• Lake Champlain Watershed:
      • No new riverine study.
      • New flood boundaries for lake will be delineated based upon new stillwater elevations recently determined for New York.

Grand Isle County

County-wide Effective Date: 2025 or later

  • FEMA Discovery Meeting for Lake Champlain Watershed: October, 2019
  • Lake Champlain Watershed:
    • No new detailed studies.
    • No new riverine study.
    • New flood boundaries for lake will be delineated based upon new stillwater elevations recently determined for New York.

Lamoille County

County-wide Effective Date: 2026 or later

  • FEMA Discovery Meeting for Lamoille Watershed: Spring 2019

Orange County

County-wide Effective Date: 2025 or later

  • FEMA Discovery Meeting for White River Watershed: May, 2020
  • New detailed studies:
    • Second Branch White River from confluence with White River to the first private bridge upstream of the Confluence of Peak Brook in Randolph, VT (8.9 miles).
    • White River from confluence with the Connecticut River to 2000 ft downstream of River Street in Bethel, VT (24.4 miles).
  • FEMA Discovery Meeting for Waits/Ompompanoosuc/Stevens/Wells Watershed: May, 2020
  • New detailed studies:
    • Connecticut River from the Thetford‐Norwich‐Lyme‐Hanover corporate boundary to the Newbury‐Bradford‐Haverhill‐Piermont corporate boundary (25.2 miles).

Orleans County

County-wide Effective Date: 2025 or later

  • FEMA Discovery Meeting: November 6, 2017
  • Discovery Report for the Missisquoi Watershed: September, 2019
    • New detailed study along Missisquoi from Swanton Village Dam to first international crossing in Richford.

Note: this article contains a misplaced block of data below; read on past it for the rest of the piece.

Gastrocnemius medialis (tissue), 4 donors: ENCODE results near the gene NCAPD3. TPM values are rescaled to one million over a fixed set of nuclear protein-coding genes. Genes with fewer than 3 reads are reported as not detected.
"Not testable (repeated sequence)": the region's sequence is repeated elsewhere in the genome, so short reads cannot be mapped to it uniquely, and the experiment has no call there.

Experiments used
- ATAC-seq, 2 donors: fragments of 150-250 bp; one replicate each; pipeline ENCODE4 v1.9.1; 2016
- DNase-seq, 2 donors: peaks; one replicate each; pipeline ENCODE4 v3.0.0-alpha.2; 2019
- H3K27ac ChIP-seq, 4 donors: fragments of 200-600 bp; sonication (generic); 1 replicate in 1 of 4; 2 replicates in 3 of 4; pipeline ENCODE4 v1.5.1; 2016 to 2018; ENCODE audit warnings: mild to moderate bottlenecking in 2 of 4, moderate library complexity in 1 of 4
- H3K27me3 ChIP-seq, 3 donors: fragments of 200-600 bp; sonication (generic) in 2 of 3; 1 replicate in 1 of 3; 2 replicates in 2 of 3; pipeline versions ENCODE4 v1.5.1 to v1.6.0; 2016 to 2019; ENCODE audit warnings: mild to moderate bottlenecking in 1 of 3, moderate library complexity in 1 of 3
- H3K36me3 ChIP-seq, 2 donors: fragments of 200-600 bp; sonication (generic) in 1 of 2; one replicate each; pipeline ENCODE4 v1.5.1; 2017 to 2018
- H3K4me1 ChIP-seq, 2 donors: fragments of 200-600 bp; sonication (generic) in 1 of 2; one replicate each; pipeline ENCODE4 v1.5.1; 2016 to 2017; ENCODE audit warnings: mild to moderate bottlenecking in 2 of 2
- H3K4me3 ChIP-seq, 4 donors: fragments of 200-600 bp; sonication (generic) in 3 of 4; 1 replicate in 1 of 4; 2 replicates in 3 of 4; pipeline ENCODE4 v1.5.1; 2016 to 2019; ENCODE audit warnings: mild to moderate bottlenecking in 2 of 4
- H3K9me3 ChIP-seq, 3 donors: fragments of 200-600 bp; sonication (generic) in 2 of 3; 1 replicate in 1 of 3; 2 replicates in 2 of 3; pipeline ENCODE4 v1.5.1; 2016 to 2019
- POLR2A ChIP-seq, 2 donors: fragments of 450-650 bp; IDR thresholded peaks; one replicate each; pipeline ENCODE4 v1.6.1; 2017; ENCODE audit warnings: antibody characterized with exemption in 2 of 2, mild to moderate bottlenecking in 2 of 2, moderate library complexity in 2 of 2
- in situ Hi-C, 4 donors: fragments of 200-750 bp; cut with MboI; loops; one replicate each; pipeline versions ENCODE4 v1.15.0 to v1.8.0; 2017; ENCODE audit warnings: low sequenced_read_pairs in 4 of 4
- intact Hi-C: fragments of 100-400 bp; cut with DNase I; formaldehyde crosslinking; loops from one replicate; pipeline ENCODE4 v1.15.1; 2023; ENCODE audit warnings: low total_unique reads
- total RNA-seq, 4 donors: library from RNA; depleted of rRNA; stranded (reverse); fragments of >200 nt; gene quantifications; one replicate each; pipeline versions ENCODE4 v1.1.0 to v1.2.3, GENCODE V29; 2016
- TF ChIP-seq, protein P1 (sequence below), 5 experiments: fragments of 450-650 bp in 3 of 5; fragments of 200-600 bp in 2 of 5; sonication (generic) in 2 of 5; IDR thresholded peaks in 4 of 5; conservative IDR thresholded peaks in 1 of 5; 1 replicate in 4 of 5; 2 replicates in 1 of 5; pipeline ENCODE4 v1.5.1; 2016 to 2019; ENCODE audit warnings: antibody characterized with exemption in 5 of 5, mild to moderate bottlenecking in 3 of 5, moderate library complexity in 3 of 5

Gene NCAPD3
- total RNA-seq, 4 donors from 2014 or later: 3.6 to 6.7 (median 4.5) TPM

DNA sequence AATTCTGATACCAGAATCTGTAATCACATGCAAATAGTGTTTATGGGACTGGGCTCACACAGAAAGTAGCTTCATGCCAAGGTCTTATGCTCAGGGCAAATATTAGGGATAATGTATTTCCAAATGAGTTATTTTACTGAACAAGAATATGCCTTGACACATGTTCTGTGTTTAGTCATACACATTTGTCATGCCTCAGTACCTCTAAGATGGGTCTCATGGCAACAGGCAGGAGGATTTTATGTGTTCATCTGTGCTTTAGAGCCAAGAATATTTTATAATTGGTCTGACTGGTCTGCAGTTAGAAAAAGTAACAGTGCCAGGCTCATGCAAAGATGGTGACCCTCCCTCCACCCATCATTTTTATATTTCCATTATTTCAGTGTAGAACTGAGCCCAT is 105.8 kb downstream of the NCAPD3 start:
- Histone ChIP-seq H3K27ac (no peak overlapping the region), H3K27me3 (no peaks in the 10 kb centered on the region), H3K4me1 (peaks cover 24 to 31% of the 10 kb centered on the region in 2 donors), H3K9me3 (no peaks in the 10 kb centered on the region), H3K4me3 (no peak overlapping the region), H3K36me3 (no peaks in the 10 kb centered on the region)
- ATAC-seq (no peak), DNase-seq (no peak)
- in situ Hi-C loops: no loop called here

Rutland County

County-wide Effective Date: 2028 or later

  • FEMA Discovery Meeting for Otter Creek watershed: October 29, 2019
  • New detailed studies:
    • Otter Creek from Center Rutland Dam to approximately halfway along shared Brandon-Pittsford corporate limit (8.9 miles)
    • Lake Champlain Watershed: No new riverine study. New flood boundaries for lake will be delineated based upon new stillwater elevations recently determined for New York.
  • Survey underway for detailed studies.

Washington County

County-wide Effective Date: 2026 or later

  • FEMA Discovery Meeting for Winooski watershed: October 20, 2021
  • Computer model-based Zone A study.

Windham County

County-wide Effective Date: 2028 or later

  • FEMA Discovery Meeting for Middle Connecticut Watershed South of Brattleboro: November 27, 2018
  • FEMA Discovery Report for Middle Connecticut South of Brattleboro: March 6, 2020
  • Middle Connecticut (MA/Franklin Co. Preliminary “Summer 2022”).
  • Deerfield – (MA/Franklin Co. Preliminary “Spring 2023”).

Windsor County

County-wide Effective Date: 2026 or later

  • FEMA Discovery Meeting for White River watershed: May 21, 2020
  • New detailed studies:
    • White River from confluence with the Connecticut River to 2000 ft downstream of River Street in Bethel, VT (24.4 miles).
    • *White River from 2000 ft downstream of River Street in Bethel, VT to River Brook Drive in Rochester, VT.
    • *Tweed River from confluence with White River to the Killington‐Plymouth, VT corporate boundary.
    • *Flood maps for these reaches were published in 2014 under FEMAs flood recovery program. We will incorporate the models from these studies and update structures as needed.
  • FEMA Discovery Meeting for the Black/Ottauquechee/West watershed: April 28, 2021